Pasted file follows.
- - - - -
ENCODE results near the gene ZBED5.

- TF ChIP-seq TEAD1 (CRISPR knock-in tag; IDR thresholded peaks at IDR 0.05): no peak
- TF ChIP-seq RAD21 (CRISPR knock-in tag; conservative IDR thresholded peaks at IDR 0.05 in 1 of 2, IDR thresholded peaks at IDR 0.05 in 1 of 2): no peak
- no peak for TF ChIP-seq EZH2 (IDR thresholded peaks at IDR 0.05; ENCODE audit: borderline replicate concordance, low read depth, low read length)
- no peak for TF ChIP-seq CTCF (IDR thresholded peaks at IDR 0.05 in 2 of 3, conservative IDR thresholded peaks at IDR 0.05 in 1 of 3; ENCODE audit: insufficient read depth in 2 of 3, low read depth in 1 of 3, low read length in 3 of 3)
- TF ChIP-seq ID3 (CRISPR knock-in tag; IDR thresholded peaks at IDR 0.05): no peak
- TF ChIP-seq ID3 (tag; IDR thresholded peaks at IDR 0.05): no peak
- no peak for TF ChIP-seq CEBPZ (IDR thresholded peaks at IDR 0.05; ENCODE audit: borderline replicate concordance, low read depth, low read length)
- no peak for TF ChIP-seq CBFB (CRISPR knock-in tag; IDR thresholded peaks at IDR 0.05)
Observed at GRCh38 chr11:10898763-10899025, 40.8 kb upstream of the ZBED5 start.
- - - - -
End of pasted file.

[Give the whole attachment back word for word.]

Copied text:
ENCODE results near the gene ZBED5.

- TF ChIP-seq TEAD1 (CRISPR knock-in tag; IDR thresholded peaks at IDR 0.05): no peak
- TF ChIP-seq RAD21 (CRISPR knock-in tag; conservative IDR thresholded peaks at IDR 0.05 in 1 of 2, IDR thresholded peaks at IDR 0.05 in 1 of 2): no peak
- no peak for TF ChIP-seq EZH2 (IDR thresholded peaks at IDR 0.05; ENCODE audit: borderline replicate concordance, low read depth, low read length)
- no peak for TF ChIP-seq CTCF (IDR thresholded peaks at IDR 0.05 in 2 of 3, conservative IDR thresholded peaks at IDR 0.05 in 1 of 3; ENCODE audit: insufficient read depth in 2 of 3, low read depth in 1 of 3, low read length in 3 of 3)
- TF ChIP-seq ID3 (CRISPR knock-in tag; IDR thresholded peaks at IDR 0.05): no peak
- TF ChIP-seq ID3 (tag; IDR thresholded peaks at IDR 0.05): no peak
- no peak for TF ChIP-seq CEBPZ (IDR thresholded peaks at IDR 0.05; ENCODE audit: borderline replicate concordance, low read depth, low read length)
- no peak for TF ChIP-seq CBFB (CRISPR knock-in tag; IDR thresholded peaks at IDR 0.05)
Observed at GRCh38 chr11:10898763-10899025, 40.8 kb upstream of the ZBED5 start.